Articles in regional publications that pertain to a wide range of North Carolina-related topics.
for Coastwatch Vol. Issue 1, Winter 2018
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In June 2017, an industrial chemical called GenX was identified in drinking water drawn from the Cape Fear River in the Wilmington area of North Carolina. State officials have found GenX in private wells near the plant, as well as at several other locations, at varying concentrations. With increasing public concern, researchers are studying the effects of the chemical on human health.
For decades, menhaden was North Carolina’s number one commercial fishery by volume. Concerns about overfishing led to changes in harvest allocations and a menhaden reduction fishery. Researchers are investigating the socioeconomic impact of the Atlantic menhaden fishery on East Coast states, and how policy changes might affect the industry.
North Carolina’s oyster farming industry is expanding and gaining an excellent reputation among seafood consumers. Scientists from the University of North Carolina Wilmington and Carteret Community College have partnered with commercial oyster farms to identify native strains of oysters best suited for farming and aquaculture.
An excerpt from North Carolina author Bland Simpson’s “Two Captains from Carolina” highlights a pivotal moment for Moses Grandy, an accomplished African American mariner born in the antebellum South. Simpson describes how he brought to life the stories of two disparate captains and what their narratives mean to him.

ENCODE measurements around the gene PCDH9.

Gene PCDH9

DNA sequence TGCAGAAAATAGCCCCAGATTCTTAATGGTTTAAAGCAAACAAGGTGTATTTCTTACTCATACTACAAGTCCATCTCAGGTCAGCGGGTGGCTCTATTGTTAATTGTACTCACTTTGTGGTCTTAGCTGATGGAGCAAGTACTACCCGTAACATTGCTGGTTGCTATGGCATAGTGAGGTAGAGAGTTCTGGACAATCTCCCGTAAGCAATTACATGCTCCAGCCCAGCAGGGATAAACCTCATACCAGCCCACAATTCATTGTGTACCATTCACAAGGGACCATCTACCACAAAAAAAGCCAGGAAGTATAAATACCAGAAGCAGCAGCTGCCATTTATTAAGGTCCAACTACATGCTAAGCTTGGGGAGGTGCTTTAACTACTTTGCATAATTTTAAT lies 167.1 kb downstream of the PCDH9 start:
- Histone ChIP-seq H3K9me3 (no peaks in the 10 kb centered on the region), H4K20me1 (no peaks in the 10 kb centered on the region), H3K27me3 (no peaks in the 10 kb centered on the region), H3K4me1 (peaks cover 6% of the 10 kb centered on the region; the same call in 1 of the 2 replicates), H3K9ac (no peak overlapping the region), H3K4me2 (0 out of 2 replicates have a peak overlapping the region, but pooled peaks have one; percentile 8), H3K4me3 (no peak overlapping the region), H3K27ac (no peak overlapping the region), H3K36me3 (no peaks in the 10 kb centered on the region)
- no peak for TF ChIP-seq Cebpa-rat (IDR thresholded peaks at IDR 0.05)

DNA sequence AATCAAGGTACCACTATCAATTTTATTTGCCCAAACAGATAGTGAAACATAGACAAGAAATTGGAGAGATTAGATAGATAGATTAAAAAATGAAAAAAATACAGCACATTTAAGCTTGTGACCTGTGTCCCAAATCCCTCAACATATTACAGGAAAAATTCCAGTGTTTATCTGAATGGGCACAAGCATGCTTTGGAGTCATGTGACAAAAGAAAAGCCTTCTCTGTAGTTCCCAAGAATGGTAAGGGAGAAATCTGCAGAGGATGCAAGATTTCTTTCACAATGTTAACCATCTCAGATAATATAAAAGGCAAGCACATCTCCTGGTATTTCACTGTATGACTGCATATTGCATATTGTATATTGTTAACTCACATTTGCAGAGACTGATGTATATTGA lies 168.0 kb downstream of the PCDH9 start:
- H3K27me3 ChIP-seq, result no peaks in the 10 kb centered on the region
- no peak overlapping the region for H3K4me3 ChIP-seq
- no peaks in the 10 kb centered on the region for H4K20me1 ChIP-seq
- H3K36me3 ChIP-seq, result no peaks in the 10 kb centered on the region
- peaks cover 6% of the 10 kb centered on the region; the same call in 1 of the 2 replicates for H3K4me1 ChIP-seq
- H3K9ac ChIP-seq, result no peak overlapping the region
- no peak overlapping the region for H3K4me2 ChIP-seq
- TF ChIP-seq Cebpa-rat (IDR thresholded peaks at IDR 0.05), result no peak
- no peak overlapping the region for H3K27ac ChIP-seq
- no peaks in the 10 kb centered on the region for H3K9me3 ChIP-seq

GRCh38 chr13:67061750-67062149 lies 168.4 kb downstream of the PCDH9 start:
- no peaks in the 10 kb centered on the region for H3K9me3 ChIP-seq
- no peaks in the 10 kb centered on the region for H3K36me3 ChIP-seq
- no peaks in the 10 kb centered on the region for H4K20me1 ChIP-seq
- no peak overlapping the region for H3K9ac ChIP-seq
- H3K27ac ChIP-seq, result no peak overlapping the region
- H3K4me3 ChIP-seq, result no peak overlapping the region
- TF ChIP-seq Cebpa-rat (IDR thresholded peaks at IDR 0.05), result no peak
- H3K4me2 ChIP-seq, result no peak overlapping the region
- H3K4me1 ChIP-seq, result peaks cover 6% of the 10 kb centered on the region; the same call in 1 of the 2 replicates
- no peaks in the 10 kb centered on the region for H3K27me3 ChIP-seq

November through March is the off-season for tourism in North Carolina. Visitors to the coast can enjoy smaller crowds and support a variety of local businesses. This article highlights various museums, state parks, and attractions for visitors during the winter season.
Ocracoke brogue is an English dialect particular to the island of Ocracoke in North Carolina’s Outer Banks. Certain features of pronunciation, grammar and vocabulary reflect the island’s history, culture, and isolation. This article investigates how Ocracoke’s unique dialect has evolved with the island’s changing demographics.